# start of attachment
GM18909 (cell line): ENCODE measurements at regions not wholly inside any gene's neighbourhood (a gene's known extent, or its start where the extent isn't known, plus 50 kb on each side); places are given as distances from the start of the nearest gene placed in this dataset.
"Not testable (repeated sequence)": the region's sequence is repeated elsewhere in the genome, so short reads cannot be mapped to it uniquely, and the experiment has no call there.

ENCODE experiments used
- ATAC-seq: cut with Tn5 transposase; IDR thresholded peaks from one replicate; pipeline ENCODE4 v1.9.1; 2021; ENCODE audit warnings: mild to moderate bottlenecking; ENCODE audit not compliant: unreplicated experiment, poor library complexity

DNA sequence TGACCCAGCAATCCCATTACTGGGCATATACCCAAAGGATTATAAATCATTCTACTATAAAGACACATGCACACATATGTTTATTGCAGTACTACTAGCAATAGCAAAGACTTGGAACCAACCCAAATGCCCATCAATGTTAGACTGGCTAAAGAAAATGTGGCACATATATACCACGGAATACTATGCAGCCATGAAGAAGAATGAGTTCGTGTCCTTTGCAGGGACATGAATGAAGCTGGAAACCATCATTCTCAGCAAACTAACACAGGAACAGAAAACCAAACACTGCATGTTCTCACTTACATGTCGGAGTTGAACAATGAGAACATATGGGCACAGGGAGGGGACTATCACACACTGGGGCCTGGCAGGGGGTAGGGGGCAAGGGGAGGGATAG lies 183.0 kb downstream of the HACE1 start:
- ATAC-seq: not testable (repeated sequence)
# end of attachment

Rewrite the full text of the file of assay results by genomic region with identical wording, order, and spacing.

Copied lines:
GM18909 (cell line): ENCODE measurements at regions not wholly inside any gene's neighbourhood (a gene's known extent, or its start where the extent isn't known, plus 50 kb on each side); places are given as distances from the start of the nearest gene placed in this dataset.
"Not testable (repeated sequence)": the region's sequence is repeated elsewhere in the genome, so short reads cannot be mapped to it uniquely, and the experiment has no call there.

ENCODE experiments used
- ATAC-seq: cut with Tn5 transposase; IDR thresholded peaks from one replicate; pipeline ENCODE4 v1.9.1; 2021; ENCODE audit warnings: mild to moderate bottlenecking; ENCODE audit not compliant: unreplicated experiment, poor library complexity

DNA sequence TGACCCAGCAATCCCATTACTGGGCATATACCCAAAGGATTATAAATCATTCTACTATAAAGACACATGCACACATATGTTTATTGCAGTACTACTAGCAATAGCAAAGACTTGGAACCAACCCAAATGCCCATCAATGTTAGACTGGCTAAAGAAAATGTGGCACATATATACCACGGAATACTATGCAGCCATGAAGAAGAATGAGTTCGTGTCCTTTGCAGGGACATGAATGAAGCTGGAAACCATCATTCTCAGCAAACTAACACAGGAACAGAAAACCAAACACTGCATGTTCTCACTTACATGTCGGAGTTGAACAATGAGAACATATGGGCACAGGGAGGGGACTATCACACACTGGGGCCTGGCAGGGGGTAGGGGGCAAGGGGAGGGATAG lies 183.0 kb downstream of the HACE1 start:
- ATAC-seq: not testable (repeated sequence)